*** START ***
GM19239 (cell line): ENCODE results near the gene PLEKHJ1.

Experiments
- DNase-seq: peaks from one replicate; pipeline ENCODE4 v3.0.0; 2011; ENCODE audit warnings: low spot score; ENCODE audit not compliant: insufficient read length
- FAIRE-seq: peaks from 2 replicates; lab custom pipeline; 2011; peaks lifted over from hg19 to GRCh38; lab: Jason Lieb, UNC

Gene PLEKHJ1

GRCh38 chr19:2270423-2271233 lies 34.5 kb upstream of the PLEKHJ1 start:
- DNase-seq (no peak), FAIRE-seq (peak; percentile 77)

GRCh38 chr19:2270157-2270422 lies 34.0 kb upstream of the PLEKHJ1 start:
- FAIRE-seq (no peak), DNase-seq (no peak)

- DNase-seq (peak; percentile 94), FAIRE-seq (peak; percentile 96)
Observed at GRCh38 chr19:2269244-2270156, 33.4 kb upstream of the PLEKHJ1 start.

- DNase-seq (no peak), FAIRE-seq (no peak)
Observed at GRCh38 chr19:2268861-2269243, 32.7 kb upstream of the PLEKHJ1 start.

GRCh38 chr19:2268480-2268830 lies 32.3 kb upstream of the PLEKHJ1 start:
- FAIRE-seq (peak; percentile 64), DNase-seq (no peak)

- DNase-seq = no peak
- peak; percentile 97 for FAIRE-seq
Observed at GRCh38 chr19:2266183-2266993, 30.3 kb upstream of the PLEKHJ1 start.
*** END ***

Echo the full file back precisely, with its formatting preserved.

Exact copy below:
GM19239 (cell line): ENCODE results near the gene PLEKHJ1.

Experiments
- DNase-seq: peaks from one replicate; pipeline ENCODE4 v3.0.0; 2011; ENCODE audit warnings: low spot score; ENCODE audit not compliant: insufficient read length
- FAIRE-seq: peaks from 2 replicates; lab custom pipeline; 2011; peaks lifted over from hg19 to GRCh38; lab: Jason Lieb, UNC

Gene PLEKHJ1

GRCh38 chr19:2270423-2271233 lies 34.5 kb upstream of the PLEKHJ1 start:
- DNase-seq (no peak), FAIRE-seq (peak; percentile 77)

GRCh38 chr19:2270157-2270422 lies 34.0 kb upstream of the PLEKHJ1 start:
- FAIRE-seq (no peak), DNase-seq (no peak)

- DNase-seq (peak; percentile 94), FAIRE-seq (peak; percentile 96)
Observed at GRCh38 chr19:2269244-2270156, 33.4 kb upstream of the PLEKHJ1 start.

- DNase-seq (no peak), FAIRE-seq (no peak)
Observed at GRCh38 chr19:2268861-2269243, 32.7 kb upstream of the PLEKHJ1 start.

GRCh38 chr19:2268480-2268830 lies 32.3 kb upstream of the PLEKHJ1 start:
- FAIRE-seq (peak; percentile 64), DNase-seq (no peak)

- DNase-seq = no peak
- peak; percentile 97 for FAIRE-seq
Observed at GRCh38 chr19:2266183-2266993, 30.3 kb upstream of the PLEKHJ1 start.